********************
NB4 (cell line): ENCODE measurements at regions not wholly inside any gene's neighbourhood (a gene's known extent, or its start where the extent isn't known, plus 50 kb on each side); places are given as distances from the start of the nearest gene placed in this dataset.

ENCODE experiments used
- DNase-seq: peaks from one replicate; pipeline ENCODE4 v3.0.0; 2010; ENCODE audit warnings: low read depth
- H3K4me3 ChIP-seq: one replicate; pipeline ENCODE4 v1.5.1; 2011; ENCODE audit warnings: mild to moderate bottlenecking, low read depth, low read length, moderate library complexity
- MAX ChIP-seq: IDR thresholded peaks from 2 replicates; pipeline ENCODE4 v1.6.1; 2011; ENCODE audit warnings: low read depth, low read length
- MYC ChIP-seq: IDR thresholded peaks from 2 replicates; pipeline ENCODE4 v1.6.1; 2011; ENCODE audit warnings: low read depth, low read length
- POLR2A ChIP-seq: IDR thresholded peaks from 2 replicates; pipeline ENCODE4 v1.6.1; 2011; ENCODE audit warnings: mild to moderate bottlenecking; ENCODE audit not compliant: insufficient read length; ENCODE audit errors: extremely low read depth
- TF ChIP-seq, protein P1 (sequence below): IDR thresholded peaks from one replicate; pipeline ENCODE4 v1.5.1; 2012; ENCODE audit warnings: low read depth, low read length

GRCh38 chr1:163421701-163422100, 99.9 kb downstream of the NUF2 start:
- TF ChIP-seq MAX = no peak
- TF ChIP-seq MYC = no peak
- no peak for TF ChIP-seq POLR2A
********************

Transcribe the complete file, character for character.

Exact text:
NB4 (cell line): ENCODE measurements at regions not wholly inside any gene's neighbourhood (a gene's known extent, or its start where the extent isn't known, plus 50 kb on each side); places are given as distances from the start of the nearest gene placed in this dataset.

ENCODE experiments used
- DNase-seq: peaks from one replicate; pipeline ENCODE4 v3.0.0; 2010; ENCODE audit warnings: low read depth
- H3K4me3 ChIP-seq: one replicate; pipeline ENCODE4 v1.5.1; 2011; ENCODE audit warnings: mild to moderate bottlenecking, low read depth, low read length, moderate library complexity
- MAX ChIP-seq: IDR thresholded peaks from 2 replicates; pipeline ENCODE4 v1.6.1; 2011; ENCODE audit warnings: low read depth, low read length
- MYC ChIP-seq: IDR thresholded peaks from 2 replicates; pipeline ENCODE4 v1.6.1; 2011; ENCODE audit warnings: low read depth, low read length
- POLR2A ChIP-seq: IDR thresholded peaks from 2 replicates; pipeline ENCODE4 v1.6.1; 2011; ENCODE audit warnings: mild to moderate bottlenecking; ENCODE audit not compliant: insufficient read length; ENCODE audit errors: extremely low read depth
- TF ChIP-seq, protein P1 (sequence below): IDR thresholded peaks from one replicate; pipeline ENCODE4 v1.5.1; 2012; ENCODE audit warnings: low read depth, low read length

GRCh38 chr1:163421701-163422100, 99.9 kb downstream of the NUF2 start:
- TF ChIP-seq MAX = no peak
- TF ChIP-seq MYC = no peak
- no peak for TF ChIP-seq POLR2A